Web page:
As Professor Pérez-Vera points out, following a long established tradition of the Hague Conference, the Convention does not define the legal concepts used by it. However, article 5 does make clear the sense in which the concepts of custody and access rights are used, "since an incorrect interpretation of their meaning would risk compromising the Convention's objects" (para 83). Custody relates to the care of the child's person rather than his property. It is a narrower concept than that of 'protection of minors' used elsewhere. It may, however, be jointly held. Access includes the right to 'residential access' even across national boundaries.
In the absence of a supranational body to define and refine these autonomous terms, member states must strive for consistent practice - not in the content of their domestic laws but in the effect that they give to the particular features of one another's laws. As Lord Browne Wilkinson said in In re H (Minors) (Abduction: Acquiescence)  AC 72, 87 (albeit in the context of the meaning to be given to 'acquiesced' in article 13(a) of the Convention):
An international Convention, expressed in different languages and intended to apply to a wide range of differing legal systems, cannot be construed differently in different jurisdictions. The Convention must have the same meaning and effect under the laws of all contracting states.
In that case, therefore, English concepts and English law rules about the meaning of acquiescence could have no direct relevance to the interpretation of the Convention. We must be equally prepared to resist projecting the view taken in English law of the rights of parents onto the Convention concepts as they apply to the laws of other member states which may take a different view.
There is no problem when return is requested by the parent with the right to the day to day care of the child - or in English terms the parent with whom it has been determined that the child is to live. The problem is with the characterisation of the other parent's rights. If these amount to joint custody, there is equally no problem. The main debate has been over the effect of what are sometimes referred to as 'travel restrictions' - either a court order prohibiting the removal of the child from the home country or a 'right of veto' giving one parent, who may or may not also have rights of access, the right to insist that the other parent does not remove the child from the home country without his or her consent or a court order.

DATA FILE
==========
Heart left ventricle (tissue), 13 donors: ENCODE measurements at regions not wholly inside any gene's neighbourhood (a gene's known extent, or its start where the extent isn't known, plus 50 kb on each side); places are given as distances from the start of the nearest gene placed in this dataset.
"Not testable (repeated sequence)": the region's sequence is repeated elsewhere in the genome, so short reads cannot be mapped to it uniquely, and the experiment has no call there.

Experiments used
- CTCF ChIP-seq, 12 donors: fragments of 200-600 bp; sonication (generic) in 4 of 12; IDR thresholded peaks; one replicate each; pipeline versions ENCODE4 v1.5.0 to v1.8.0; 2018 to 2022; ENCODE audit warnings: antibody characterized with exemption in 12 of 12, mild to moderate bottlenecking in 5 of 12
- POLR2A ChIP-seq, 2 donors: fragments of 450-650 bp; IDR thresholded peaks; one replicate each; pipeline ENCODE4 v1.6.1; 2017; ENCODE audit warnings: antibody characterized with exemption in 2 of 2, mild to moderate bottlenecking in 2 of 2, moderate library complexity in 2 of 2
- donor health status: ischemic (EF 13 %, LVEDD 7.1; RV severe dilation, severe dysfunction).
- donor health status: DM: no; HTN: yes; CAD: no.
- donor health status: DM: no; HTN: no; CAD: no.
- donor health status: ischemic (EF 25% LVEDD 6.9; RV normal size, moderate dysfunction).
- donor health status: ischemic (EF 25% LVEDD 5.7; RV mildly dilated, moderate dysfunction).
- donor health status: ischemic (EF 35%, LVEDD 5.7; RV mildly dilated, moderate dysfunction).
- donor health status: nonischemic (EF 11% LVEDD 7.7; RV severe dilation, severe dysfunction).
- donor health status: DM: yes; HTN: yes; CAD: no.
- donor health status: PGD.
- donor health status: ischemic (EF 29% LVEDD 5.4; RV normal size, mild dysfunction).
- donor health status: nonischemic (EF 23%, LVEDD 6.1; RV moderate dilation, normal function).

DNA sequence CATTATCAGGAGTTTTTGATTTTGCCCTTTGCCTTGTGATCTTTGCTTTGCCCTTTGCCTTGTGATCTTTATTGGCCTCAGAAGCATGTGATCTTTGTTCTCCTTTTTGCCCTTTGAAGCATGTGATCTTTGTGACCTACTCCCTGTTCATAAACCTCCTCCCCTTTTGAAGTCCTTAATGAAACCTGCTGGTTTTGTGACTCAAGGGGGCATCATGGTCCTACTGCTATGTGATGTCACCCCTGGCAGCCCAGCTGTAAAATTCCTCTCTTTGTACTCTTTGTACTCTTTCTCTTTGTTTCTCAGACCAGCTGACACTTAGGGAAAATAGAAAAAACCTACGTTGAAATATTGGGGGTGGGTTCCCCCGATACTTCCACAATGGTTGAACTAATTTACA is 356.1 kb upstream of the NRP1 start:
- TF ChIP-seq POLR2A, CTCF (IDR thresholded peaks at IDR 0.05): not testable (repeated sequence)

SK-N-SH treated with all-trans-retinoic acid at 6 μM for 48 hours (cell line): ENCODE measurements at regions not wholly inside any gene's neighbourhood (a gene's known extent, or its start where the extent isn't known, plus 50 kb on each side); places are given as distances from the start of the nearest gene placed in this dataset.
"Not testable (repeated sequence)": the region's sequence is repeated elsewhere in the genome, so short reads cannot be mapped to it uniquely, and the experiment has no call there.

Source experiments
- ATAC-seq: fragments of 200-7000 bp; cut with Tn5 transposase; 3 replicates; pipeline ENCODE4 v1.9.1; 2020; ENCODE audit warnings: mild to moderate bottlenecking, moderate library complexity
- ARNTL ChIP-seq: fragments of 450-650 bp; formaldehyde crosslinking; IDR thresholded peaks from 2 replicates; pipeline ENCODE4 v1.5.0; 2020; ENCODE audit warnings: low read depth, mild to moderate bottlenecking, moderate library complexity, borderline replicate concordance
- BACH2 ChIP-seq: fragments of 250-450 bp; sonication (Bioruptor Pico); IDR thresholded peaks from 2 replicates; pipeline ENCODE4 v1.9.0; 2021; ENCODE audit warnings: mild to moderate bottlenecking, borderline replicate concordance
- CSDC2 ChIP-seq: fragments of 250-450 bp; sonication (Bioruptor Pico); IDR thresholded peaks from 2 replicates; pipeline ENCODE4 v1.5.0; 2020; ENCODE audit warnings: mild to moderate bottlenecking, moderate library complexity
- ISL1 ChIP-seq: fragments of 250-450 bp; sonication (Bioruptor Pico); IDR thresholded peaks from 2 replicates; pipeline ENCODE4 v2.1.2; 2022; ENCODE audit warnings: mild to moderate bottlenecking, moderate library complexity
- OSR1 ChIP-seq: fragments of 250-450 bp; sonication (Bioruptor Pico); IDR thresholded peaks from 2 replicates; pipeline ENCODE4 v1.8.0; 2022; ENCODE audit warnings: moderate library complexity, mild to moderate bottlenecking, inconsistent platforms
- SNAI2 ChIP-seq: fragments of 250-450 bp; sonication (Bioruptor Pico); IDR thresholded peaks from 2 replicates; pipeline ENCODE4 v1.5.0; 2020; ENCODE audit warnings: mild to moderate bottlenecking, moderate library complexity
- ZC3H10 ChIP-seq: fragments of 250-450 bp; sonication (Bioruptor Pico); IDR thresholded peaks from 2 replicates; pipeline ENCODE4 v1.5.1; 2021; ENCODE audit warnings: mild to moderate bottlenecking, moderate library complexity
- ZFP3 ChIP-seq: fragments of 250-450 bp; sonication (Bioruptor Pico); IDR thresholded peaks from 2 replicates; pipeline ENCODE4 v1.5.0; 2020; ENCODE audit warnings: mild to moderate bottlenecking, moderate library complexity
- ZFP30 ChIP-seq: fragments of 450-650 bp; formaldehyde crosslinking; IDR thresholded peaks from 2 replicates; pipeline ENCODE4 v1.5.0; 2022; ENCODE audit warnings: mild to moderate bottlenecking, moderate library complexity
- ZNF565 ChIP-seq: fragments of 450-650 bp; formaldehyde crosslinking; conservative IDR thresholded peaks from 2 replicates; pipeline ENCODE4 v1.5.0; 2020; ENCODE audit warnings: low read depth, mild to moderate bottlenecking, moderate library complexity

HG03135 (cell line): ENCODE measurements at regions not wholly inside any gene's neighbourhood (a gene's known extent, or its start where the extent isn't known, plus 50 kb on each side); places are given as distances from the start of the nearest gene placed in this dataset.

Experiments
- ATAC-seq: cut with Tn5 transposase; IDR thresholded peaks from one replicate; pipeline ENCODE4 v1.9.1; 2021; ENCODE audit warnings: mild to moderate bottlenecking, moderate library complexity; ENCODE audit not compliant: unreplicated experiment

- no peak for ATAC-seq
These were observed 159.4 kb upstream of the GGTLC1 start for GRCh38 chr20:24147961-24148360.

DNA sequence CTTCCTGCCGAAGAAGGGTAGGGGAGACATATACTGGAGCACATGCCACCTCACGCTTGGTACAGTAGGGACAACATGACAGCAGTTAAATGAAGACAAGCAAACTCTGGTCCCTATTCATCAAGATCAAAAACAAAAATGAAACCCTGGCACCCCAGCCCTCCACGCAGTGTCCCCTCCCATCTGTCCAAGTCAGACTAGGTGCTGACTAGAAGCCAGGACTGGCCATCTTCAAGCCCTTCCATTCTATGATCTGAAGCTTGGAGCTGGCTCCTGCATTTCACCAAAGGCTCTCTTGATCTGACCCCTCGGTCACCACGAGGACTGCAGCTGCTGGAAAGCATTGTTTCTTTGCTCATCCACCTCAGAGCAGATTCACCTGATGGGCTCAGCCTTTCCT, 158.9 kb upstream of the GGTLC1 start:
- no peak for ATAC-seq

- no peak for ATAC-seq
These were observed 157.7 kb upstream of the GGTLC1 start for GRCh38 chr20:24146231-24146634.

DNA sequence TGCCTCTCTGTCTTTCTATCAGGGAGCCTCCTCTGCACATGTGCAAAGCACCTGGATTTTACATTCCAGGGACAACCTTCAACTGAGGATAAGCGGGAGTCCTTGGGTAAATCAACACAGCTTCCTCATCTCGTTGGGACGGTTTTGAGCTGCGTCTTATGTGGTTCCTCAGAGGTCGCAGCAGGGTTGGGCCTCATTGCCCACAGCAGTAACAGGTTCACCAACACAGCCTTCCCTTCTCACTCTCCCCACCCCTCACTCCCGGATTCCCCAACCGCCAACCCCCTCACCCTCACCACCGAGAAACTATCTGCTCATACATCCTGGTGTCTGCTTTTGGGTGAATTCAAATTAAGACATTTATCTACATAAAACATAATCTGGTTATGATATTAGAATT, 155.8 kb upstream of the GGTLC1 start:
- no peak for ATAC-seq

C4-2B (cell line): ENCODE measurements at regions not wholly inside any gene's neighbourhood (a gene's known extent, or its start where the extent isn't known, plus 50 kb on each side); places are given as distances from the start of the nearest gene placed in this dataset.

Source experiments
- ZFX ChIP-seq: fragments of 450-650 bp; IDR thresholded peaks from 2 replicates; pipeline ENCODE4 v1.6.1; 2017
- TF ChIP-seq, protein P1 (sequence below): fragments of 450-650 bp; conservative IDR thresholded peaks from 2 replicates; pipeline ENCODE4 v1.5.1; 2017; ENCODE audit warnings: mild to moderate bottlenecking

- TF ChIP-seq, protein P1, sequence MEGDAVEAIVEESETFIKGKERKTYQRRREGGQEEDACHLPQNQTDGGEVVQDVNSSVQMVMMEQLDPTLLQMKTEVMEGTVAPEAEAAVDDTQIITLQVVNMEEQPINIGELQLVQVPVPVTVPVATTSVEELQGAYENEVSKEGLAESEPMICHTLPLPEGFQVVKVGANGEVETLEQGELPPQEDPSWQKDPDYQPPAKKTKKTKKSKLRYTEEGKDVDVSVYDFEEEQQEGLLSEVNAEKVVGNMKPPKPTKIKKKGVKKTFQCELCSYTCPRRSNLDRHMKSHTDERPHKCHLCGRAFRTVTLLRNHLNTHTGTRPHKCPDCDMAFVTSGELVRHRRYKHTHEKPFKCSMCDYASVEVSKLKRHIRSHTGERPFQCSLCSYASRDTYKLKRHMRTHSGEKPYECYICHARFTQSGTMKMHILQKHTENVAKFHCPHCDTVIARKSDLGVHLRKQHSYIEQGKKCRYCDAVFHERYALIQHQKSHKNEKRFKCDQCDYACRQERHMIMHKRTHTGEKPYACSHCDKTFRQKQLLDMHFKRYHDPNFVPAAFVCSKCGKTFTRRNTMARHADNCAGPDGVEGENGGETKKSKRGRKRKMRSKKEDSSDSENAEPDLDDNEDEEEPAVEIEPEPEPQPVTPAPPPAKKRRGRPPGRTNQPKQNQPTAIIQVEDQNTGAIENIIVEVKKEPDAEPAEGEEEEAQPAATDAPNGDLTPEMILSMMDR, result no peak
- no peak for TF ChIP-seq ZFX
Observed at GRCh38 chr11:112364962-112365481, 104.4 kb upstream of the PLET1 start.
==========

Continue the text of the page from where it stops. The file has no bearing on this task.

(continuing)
The internal position in English and Scottish law is clear. Parents who share parental responsibility (that is all married parents and increasing numbers of unmarried parents) each have all the rights and responsibilities of parents. They retain those rights subject only to the practical limitations of any court order and can exercise them independently of one another unless this is inconsistent with a court order. While a residence order is in force, no person may remove the child from the United Kingdom without the written consent of each person with parental authority or the leave of a court (Children Act 1989, s 13(1)(b). In England, the person with the benefit of the residence order may remove the child for less than one month: s 13(2)). Even if there is no residence order, it is a criminal offence for a parent to remove a child from the United Kingdom without the consent of each person with parental responsibility or the leave of a court (Child Abduction Act 1984, ss 1 and 6; in England with the one month exception for people with the benefit of a residence order).